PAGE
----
Walpole’s French royals return home
A group portrait of Catherine de’ Medici with four of her 10 children – first bought by Horace Walpole and hung in his London home in 1774 – has returned to Strawberry Hill House 247 years later, thanks to the Acceptance in Lieu scheme.
The arrangement, brokered by Sotheby’s, settles £1m in tax.
The 6ft 5in x 4ft 5in (1.98 x 1.37m) picture, dated to 1561, is by the workshop of French court painter François Clouet (1510-72). It depicts de’ Medici with her arm around and holding the hand of Charles IX, her third son, who was crowned king of France in 1560, aged just 10. Also included are his brother, the future Henry III, Duke of Anjou, his sister, Marguerite de Valois, the future Queen of Navarre; and François-Hercule, Duke of Anjou and Alençon.
Catherine de’ Medici acted as regent during the first three years of Charles IX’s reign.
Dr Silvia Davoli, the curator at Strawberry Hill House, said the image ref lects the substantial influence Catherine held over the political life of France and the control and guidance she exercised over her son’s rule.
Making Kelmscott ‘Heaven on Earth’
A funding call for the restoration of the Cotswolds retreat of William Morris is being led by the antiques trade.
The ‘Heaven on Earth’ project (a reference to how Morris described his rural idyll at Kelmscott Manor) began in 2019 when the house was closed for repair and the construction of a new Learning Building.
The location is owned by the Society of Antiquaries and the funding campaign is chaired by dealer Martin Levy of Blairman and BADA Friends is supporting the campaign as part of its 30th anniversary.
Levy told ATG: “Despite many interruptions resulting from the pandemic, huge progress has been made over the past 12 months. The new learning centre sits seamlessly in the old farmyard and sensitive conservation work continues apace. The Campaign Group is, meanwhile, seeking additional funding for ongoing educational projects once the manor opens to the public in 2022.” Donors can become a Companion of Kelmscott Manor (£500) or a benefactor (£5000).
Interpol app aid to identify stolen items
The International Criminal Police Organisation (Interpol) has launched an app ‘to better protect cultural heritage’.
ID-Art app has been created to help identify stolen cultural property, reduce illicit trafficking and increase the chances of recovering stolen works and artefacts.
Jürgen Stock, Interpol secretary general, said it will allow users mobile access to the Interpol database of stolen works of art and report cultural sites potentially at risk.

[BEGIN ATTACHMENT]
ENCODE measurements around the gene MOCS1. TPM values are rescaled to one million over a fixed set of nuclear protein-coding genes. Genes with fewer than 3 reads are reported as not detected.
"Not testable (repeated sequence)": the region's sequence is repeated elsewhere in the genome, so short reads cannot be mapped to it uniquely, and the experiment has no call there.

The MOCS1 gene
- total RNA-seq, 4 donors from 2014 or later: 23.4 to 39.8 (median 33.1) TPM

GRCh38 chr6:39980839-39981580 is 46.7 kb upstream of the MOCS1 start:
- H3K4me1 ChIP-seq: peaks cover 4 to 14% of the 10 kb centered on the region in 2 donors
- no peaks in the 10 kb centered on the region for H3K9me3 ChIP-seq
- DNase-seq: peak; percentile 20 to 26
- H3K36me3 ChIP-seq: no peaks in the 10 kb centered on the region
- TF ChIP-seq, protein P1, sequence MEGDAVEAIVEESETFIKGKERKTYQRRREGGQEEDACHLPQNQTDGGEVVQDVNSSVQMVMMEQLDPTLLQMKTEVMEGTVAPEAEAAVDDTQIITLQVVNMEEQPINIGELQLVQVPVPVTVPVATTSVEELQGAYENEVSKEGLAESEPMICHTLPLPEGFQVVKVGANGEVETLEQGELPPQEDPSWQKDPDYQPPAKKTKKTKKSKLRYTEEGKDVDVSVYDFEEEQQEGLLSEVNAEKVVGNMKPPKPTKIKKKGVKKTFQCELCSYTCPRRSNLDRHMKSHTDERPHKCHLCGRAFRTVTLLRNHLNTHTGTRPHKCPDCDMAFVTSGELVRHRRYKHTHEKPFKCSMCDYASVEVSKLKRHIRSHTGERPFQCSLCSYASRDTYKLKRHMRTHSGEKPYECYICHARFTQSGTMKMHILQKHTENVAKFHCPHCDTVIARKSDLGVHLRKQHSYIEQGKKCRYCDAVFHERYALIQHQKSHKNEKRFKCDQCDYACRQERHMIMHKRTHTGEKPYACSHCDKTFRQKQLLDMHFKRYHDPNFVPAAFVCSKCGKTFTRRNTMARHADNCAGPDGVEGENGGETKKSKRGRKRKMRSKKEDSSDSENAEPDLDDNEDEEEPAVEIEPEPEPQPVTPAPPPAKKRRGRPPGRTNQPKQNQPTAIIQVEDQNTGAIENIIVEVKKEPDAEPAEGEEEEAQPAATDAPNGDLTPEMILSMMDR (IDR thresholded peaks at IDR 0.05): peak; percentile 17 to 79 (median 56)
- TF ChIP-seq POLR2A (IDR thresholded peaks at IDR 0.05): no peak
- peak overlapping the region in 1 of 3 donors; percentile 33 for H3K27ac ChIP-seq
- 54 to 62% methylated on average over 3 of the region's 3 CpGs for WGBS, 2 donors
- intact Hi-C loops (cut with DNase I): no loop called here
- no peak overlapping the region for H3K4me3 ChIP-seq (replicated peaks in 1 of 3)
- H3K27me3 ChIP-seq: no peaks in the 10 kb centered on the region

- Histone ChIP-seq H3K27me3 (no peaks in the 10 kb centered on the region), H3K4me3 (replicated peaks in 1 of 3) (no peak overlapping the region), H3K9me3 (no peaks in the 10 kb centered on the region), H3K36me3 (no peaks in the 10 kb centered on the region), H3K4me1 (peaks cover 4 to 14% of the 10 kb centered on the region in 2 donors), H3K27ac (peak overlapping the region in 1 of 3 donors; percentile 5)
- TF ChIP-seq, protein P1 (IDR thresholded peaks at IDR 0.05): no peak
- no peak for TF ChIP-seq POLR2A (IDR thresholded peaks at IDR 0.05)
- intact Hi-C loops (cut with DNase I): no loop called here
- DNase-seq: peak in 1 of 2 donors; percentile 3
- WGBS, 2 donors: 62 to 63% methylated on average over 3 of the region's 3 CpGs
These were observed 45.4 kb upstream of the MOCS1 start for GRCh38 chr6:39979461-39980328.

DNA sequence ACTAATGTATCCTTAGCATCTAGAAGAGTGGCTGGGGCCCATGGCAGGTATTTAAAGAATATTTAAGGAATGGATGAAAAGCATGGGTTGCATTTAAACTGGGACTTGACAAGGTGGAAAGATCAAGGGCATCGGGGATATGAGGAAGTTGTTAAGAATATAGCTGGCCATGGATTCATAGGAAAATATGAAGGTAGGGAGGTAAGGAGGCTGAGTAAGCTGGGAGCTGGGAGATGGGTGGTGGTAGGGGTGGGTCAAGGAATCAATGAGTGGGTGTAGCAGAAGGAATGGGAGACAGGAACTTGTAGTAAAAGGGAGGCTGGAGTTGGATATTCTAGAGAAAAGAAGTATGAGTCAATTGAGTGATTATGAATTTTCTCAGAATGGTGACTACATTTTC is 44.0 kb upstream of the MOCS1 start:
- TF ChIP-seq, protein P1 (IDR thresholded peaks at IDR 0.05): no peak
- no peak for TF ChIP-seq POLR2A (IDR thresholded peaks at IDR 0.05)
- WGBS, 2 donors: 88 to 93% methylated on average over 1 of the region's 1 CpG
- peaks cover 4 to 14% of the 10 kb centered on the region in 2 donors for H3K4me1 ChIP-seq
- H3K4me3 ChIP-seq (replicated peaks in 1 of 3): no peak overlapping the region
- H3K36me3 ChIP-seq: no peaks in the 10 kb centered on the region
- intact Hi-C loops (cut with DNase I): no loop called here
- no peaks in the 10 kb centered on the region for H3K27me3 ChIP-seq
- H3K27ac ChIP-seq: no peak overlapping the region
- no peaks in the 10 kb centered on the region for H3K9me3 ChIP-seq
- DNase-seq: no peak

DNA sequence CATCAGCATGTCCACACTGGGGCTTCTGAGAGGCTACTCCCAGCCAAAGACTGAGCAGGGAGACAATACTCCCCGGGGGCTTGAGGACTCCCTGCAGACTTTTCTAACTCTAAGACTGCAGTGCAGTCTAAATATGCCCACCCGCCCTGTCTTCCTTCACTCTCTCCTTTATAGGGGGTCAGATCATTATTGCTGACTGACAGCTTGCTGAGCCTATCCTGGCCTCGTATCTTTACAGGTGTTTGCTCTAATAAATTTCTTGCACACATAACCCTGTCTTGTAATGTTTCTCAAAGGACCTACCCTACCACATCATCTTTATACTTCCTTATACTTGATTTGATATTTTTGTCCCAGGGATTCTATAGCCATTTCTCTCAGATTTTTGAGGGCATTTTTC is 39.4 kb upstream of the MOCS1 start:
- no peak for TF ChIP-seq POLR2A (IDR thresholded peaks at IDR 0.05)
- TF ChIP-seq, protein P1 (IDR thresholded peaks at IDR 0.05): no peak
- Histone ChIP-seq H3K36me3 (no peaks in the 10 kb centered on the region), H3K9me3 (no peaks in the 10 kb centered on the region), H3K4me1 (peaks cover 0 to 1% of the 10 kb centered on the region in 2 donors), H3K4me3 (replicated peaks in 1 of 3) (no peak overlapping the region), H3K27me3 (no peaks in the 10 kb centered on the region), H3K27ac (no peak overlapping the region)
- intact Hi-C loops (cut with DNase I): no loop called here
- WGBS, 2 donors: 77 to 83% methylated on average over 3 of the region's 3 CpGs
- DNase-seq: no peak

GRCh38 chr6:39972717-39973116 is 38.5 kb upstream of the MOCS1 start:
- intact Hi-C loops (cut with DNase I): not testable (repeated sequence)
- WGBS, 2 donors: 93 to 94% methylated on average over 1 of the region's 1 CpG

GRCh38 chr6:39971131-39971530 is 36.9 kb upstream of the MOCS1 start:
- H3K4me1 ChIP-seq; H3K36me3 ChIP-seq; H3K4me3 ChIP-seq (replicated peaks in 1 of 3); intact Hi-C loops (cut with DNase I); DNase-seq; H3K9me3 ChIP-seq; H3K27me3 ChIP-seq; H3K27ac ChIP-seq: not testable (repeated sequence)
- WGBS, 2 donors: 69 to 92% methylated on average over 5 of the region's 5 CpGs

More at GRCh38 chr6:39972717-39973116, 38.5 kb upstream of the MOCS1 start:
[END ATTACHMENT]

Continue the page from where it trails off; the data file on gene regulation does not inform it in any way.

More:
Auction house funds placements
Christie’s has partnered with Change 100 (a programme run by pan-disability charity Leonard Cheshire) to fund two paid work placements in 2021 for university students with disabilities.
They will be based at its London King Street headquarters (or virtually) from June, and will run for three months.
Christie’s will also fund two placements in public museums, The Tate and National Galleries of Scotland, in association with Change 100.
The Emporium at Sotheby’s NY
Sotheby’s has opened The Emporium, a luxury goods shop in its salerooms in New York.
It will stock items across art, design and luxury to be purchased immediately. The auction house said it is a continuation of its ‘Buy Now’ online marketplace. The items to be sold will be curated by what it calls a “revolving group of tastemakers and influencers”, beginning with cosmetics businesswoman Gucci Westman, founder of Westman Atelier.
Last year, Long Island, New York, was a popular location for auction houses to trial physical shops. Phillips, Christie’s and Sotheby’s all opened stores in the Hamptons.
Binning is back in Berkshire
Elaine Binning has rejoined auction house Dreweatts after four years away.
Binning, who started out at Sotheby’s in 1988, first joined Dreweatts in 1992 and ran its furniture department before becoming a consultant.
A regular on Antiques Roadshow for two decades, she was most recently a consultant with Woolley & Wallis.
She rejoins Dreweatts in the furniture department.
The most viewed stories for week May 13-19 on antiquestradegazette.com
1 ‘Lost’ bronze vase discovered as table base in Oklahoma
2 Familiar faces, new dealerships and new shops
3 Algernon Newton’s homage to Dorset tops house sale
4 Unique Lowestoft porcelain jug stars in our pick of five auction highlights
5 Kinghams showcases British art pottery in new venue
The additional fee on the hammer price charged by Russian Art specialist auction house MacDougall’s to buyers of all lots at its June 10 auction who choose to acquire an NFT (non-fungible token) confirming ownership and provenance. The minimum fee is £3000.